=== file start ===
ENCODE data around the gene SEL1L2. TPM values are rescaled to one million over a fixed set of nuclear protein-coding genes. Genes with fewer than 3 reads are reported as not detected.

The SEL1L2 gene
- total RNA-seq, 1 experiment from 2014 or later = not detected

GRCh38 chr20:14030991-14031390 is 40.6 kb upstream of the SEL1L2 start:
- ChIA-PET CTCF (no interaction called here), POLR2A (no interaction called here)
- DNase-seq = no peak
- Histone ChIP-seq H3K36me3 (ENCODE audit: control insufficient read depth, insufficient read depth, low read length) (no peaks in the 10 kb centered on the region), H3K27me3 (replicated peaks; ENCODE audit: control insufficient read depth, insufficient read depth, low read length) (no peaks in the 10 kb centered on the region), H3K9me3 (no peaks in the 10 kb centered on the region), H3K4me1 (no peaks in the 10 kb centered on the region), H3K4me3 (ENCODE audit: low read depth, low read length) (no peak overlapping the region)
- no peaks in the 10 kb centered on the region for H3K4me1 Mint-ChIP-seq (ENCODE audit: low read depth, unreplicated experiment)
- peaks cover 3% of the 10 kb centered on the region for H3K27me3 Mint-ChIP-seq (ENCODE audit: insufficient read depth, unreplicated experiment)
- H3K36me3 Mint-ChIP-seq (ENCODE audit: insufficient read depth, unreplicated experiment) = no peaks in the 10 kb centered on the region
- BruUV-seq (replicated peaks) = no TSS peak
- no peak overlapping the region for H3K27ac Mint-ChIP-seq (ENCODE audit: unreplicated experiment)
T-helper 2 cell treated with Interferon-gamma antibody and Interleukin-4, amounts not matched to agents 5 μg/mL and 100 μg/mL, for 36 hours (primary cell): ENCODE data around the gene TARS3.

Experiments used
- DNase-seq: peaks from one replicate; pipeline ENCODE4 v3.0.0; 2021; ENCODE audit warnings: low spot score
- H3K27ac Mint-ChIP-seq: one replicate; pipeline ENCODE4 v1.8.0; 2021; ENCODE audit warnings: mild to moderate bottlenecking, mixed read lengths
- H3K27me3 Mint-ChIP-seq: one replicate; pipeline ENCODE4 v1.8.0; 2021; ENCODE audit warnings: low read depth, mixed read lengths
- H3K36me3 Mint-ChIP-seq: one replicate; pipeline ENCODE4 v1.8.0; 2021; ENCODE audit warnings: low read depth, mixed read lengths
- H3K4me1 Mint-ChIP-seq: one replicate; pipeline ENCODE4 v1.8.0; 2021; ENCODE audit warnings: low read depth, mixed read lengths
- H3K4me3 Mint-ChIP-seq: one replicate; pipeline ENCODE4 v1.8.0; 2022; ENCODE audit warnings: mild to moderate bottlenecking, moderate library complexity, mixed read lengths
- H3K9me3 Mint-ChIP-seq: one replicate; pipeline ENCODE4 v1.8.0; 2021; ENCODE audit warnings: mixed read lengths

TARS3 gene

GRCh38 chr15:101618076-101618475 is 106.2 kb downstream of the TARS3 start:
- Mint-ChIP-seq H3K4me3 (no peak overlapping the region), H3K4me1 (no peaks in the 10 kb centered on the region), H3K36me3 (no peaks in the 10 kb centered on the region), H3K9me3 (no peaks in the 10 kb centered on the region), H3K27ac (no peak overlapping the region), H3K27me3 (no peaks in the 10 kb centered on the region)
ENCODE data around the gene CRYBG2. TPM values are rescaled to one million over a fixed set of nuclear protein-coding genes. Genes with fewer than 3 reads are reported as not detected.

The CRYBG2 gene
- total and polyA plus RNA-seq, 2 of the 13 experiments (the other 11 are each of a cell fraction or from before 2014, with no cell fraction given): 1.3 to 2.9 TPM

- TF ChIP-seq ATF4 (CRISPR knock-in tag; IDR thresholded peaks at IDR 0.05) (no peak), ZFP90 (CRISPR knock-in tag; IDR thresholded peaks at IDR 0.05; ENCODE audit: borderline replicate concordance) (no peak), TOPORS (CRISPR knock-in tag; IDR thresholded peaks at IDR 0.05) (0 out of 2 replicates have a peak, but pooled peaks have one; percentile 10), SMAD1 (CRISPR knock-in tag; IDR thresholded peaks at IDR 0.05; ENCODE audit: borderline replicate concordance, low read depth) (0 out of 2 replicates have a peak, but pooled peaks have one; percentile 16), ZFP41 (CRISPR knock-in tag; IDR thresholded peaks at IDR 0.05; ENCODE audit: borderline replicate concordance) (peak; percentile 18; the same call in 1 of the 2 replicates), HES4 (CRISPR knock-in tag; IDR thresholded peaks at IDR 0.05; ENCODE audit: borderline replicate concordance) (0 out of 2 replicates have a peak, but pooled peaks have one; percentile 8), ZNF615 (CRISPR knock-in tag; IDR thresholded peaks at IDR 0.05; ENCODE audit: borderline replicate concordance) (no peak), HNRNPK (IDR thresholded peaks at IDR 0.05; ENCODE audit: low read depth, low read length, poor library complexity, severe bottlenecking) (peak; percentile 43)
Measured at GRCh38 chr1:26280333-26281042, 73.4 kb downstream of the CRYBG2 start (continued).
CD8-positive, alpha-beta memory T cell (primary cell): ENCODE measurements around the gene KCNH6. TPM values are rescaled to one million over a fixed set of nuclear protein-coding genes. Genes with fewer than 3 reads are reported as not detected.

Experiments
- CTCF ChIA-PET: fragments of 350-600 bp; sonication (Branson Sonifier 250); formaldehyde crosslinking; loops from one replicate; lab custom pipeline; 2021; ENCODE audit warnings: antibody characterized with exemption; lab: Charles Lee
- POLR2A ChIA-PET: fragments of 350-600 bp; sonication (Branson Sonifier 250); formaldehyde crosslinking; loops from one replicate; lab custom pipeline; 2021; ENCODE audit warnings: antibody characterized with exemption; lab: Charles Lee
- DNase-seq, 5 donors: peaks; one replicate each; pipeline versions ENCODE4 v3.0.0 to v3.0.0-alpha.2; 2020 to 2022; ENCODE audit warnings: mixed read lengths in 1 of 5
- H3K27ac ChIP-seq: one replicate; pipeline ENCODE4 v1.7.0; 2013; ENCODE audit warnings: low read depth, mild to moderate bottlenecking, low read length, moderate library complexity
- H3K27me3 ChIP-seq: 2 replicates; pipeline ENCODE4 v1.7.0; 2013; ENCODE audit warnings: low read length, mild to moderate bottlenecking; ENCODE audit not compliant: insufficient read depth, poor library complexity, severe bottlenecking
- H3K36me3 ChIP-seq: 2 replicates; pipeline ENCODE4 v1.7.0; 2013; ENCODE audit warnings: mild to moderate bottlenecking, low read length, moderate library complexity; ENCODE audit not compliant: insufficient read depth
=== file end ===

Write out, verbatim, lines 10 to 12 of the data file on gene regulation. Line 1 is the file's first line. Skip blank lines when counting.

- H3K36me3 Mint-ChIP-seq (ENCODE audit: insufficient read depth, unreplicated experiment) = no peaks in the 10 kb centered on the region
- BruUV-seq (replicated peaks) = no TSS peak
- no peak overlapping the region for H3K27ac Mint-ChIP-seq (ENCODE audit: unreplicated experiment)